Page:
University sends medical students to rural NZ to help relieve doctor shortages
The University of Auckland will double the number of medical students it sends to Taranaki in the hope it alleviates a severe shortage of rural GPs.
The university has 16 sixth-year students completing year-long placements at Taranaki Base Hospital.
Numbers will double next year when fifth-year students begin placements in Taranaki for the first time. Fifth-year placements will include time at Hawera Hospital.
Taranaki has the lowest GP to patient ratios in the country and rural areas face the biggest shortage.
In South Taranaki there are 26.9 full-time equivalent GPs, based on a 40-hour working week, per 100,000 people, 43.2 for the Stratford district and 67.6 for the New Plymouth district. The national average is 69.8.
With at least half of all GPs expected to retire in the next 10 years, Taranaki's medical position look set to get worse.
However, more Auckland university medical students would spend a year in regional communities and the next step was to increase student placements into rural GP practices, the university's medical programme leader Professor Warwick Bagg said.
"The university is significantly expanding its infrastructure and staffing in regional hospitals, which will make it easier for students to spend time in smaller towns," he said.
"We know that training our future doctors for longitudinal periods in rural practices and small rural hospitals will enhance the likelihood of graduates choosing to work in those areas so we have placed a high priority on this."
A record 256 medical students are completing year-long study placements this year in regional hospitals, including 16 of them in Taranaki.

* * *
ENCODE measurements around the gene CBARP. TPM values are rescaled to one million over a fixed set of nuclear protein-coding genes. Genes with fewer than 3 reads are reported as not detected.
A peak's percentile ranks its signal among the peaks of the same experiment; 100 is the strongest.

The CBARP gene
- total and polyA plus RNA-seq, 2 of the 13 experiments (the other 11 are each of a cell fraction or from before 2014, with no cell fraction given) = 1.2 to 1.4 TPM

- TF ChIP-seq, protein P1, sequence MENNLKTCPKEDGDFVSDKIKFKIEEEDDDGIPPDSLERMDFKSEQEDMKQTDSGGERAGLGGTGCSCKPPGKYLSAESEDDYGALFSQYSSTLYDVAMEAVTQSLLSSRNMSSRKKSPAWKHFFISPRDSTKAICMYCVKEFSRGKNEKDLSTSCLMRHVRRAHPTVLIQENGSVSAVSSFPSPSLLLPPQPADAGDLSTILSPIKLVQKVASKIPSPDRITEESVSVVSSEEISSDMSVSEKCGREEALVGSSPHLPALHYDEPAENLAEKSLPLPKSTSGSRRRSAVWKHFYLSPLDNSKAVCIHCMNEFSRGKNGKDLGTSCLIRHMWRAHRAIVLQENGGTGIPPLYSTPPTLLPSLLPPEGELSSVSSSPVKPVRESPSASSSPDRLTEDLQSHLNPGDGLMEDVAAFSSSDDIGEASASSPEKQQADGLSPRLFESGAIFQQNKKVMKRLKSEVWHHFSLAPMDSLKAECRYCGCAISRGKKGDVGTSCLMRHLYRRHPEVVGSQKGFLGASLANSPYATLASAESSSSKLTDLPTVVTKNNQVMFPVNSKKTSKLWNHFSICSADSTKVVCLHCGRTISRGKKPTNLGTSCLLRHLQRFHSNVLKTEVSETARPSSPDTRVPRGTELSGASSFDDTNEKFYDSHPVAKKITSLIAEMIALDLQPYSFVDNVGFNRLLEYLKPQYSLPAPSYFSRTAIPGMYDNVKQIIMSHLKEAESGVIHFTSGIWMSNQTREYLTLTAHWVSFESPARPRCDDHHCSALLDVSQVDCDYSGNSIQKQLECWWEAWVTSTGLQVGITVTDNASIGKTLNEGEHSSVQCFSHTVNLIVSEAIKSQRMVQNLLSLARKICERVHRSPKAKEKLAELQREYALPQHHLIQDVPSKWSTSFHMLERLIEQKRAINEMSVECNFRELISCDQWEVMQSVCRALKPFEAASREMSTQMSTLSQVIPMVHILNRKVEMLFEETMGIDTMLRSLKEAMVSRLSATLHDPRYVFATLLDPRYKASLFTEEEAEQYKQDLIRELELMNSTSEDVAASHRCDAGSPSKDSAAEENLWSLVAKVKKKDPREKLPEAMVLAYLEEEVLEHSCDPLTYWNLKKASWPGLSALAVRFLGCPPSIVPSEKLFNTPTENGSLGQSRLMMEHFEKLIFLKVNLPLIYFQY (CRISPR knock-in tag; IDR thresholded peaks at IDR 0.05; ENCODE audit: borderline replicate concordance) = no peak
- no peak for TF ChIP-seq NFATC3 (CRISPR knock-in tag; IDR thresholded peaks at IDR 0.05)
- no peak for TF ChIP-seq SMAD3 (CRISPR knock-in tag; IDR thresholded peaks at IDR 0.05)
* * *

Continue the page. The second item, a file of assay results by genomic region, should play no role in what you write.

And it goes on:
Next year more than 280 students will be placed in a regional District Health Board in the northern half of the North Island. Nearly all Auckland university medical students spend part of their time in a regional or rural general practice.
Taranaki Clinical School head, Dr John Doran, said students who completed regional and rural placements became very familiar with a local community.
"They become part of a community's health team increasing their awareness of the benefits and challenges for their patients, while opening them up to the opportunities of living and working in provincial New Zealand long term," he said.
The biggest challenge facing the expansion of rural placements was finding GPs who had the physical space and availability to supervise students.
"The University of Auckland is doing more regional hospital placements combined with short term rural placements than ever before," Bagg said.
"We are ideally placed to expand this to more rural GPs and in turn, increase the numbers of highly trained medical graduates with the desire to work in regional and rural New Zealand."
Auckland university students at regional hospitals are supervised by doctors who are also academic members of staff. They are supplied with IT infrastructure and video conferencing facilities to remain connected with university departments.
Most of the university's investment in medical staffing has been outside of Auckland over the last five to eight years, and significant expansion has occurred in its clinical sites in Whangarei, Tauranga, Rotorua and Taranaki, and its rural training hubs in Whakatane and Northland.